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Bijoy AK | June 30, 2003 16:11 IST

Whispersinthecorridors.com attempts to bring about transparency in public life

Did you know about the IAS officer being given formal permission to pursue a totally different career abroad? Or about the Prime Minister's increasing popularity after his overseas trips? If you want news on what's happening in the inner corridors of the government, then Whispers In The Corridors would be the right destination.

Backed by around 40 years of journalistic experience, Bhopal-based Dr Suresh Mehrotra, turned towards the Internet to fulfill his dream of creating a site tracking decision makers of our country. Dr Mehrotra decided to focus on bureaucratic buzz, being aware of the curiosity people have about what's going on in politics and the corporate world. Apart from bringing you the latest news, it uncovers irregularities and also exposes the whims and fancies of politicians.

Dr Mehrotra started out his venture on March 16, 2001. He started with one computer and an operator. "Everybody thinks I am running this from a secretariat, but the picture is altogether different. I have set up a one room office in my residence and today I have two computers."

Initially there was hardly any traffic. Dr Mehrotra says word-of-mouth publicity created awareness over time. Many IAS, IPS and IFS officers in the country and abroad are avid fans of the site. "This is the only source of information for the officers posted in Indian embassies, the World Bank, ADB and other places," says Dr Mehrotra.

His top connections in the right places are his source for news. "Otherwise, it's really a one-man show. This site has no support from any individual or business house. With God's grace, this site is now widely debated in the corridors of power throughout the country. My 40 years of experience has helped me in this mission." Dr Mehrotra feels it is the Net's amazing 'reachability' factor that makes it more promising when compared to the print media.

The hundreds of mails he receives every day gives him the satisfaction of doing something different. An IAS officer's wife writes: "Sometimes, news can be simply gossip, but often, the newsmaker himself is surprised at how the site manages to get exclusive news that was supposed to be a secret."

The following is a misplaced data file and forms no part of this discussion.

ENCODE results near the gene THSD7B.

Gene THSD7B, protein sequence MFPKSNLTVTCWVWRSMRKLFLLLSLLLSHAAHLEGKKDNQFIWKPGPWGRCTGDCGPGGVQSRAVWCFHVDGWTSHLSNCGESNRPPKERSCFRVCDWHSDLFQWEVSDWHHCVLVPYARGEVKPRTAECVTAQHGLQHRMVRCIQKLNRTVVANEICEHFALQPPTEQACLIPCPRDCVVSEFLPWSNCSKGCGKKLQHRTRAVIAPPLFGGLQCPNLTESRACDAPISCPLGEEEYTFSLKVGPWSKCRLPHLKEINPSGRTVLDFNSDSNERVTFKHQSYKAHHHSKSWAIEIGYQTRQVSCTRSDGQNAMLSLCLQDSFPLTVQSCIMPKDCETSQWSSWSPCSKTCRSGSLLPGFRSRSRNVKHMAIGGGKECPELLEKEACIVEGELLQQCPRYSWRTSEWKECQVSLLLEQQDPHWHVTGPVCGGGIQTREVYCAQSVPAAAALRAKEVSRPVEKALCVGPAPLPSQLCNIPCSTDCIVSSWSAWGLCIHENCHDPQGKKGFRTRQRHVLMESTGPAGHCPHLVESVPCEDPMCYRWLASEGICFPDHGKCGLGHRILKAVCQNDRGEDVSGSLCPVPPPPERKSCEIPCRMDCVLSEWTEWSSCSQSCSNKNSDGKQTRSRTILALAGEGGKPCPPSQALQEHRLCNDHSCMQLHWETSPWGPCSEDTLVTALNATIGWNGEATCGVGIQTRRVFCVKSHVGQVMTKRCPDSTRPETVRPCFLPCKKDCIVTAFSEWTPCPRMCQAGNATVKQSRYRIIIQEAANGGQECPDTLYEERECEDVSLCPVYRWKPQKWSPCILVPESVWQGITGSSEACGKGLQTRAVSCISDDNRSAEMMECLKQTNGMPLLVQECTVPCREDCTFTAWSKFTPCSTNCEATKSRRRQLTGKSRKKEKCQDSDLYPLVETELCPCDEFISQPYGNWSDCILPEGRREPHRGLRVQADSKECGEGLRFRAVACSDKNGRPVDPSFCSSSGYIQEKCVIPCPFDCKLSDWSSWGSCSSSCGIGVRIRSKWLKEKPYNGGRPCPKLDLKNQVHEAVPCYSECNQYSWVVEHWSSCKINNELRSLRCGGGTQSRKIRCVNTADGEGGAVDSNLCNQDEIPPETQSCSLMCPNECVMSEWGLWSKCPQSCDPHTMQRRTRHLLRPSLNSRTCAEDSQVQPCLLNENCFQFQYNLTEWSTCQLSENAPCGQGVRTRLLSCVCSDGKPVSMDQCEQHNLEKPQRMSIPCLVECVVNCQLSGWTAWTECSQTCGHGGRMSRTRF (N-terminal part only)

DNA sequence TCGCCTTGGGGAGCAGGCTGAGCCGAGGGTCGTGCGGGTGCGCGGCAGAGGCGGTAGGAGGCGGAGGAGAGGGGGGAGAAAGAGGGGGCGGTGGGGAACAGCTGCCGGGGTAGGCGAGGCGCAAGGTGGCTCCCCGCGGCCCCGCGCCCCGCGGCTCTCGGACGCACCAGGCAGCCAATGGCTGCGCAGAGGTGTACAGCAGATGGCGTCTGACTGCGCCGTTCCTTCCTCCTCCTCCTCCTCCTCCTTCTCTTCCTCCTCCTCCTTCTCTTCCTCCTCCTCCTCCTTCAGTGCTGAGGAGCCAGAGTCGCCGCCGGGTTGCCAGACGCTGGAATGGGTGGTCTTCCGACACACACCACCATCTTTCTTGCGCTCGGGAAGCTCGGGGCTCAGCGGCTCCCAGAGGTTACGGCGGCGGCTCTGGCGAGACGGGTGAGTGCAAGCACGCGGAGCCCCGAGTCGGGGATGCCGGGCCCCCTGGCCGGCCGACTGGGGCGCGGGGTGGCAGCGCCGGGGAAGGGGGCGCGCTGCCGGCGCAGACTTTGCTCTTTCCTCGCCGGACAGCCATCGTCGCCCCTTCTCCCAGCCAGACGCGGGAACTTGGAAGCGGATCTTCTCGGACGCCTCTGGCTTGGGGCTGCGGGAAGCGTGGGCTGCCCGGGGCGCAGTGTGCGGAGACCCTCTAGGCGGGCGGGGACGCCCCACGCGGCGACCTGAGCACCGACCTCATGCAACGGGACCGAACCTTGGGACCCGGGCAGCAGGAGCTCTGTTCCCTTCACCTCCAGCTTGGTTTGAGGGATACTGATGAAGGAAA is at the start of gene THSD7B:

Says Dr Mehrotra: "Feedback is encouraging. When I expose wrongdoings through my site, it is always appreciated. The Web can really help individuals arrest the rot," he points out.

You might choose to call him a crusader but Dr Mehrotra shies away from the tag. "I don't see myself as one. I am only doing a service for the decision makers of this country. I do expose them when it is necessary." According to him, one positive development is the increasing interest in the Internet among bureaucrats. "Even those who never knew what browsing is all about are now enjoying getting online."

Dr Mehrotra is quite satisfied with the way things are going on at present. Describing the site as his lifetime commitment and dedication, this 58-year-old journalist now wants to make his effort popular at a national level. He ends: "I have been able to be free and fair because I don't have any business interest. It's simply a mission."

(Dr Suresh Mehrotra edited the Bhopal-based English dailies National Mail and Hindi daily Dainik Naiduniya. He has been associated with the UNI, Free Press Journal, Dainik Bhaskar and the Hindustan Times. He had been writing columns on bureaucracy before launching his site)

 



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